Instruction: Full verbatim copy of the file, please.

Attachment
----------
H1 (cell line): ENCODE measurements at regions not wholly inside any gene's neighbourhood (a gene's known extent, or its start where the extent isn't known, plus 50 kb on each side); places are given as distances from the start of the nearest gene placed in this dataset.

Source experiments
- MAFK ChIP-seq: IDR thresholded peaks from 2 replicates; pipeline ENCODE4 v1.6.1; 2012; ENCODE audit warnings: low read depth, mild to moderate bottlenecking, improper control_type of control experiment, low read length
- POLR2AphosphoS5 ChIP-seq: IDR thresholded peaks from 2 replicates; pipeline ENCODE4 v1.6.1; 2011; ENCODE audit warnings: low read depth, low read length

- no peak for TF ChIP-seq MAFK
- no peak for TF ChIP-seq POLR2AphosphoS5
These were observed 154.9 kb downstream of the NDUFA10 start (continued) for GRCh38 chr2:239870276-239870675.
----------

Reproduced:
H1 (cell line): ENCODE measurements at regions not wholly inside any gene's neighbourhood (a gene's known extent, or its start where the extent isn't known, plus 50 kb on each side); places are given as distances from the start of the nearest gene placed in this dataset.

Source experiments
- MAFK ChIP-seq: IDR thresholded peaks from 2 replicates; pipeline ENCODE4 v1.6.1; 2012; ENCODE audit warnings: low read depth, mild to moderate bottlenecking, improper control_type of control experiment, low read length
- POLR2AphosphoS5 ChIP-seq: IDR thresholded peaks from 2 replicates; pipeline ENCODE4 v1.6.1; 2011; ENCODE audit warnings: low read depth, low read length

- no peak for TF ChIP-seq MAFK
- no peak for TF ChIP-seq POLR2AphosphoS5
These were observed 154.9 kb downstream of the NDUFA10 start (continued) for GRCh38 chr2:239870276-239870675.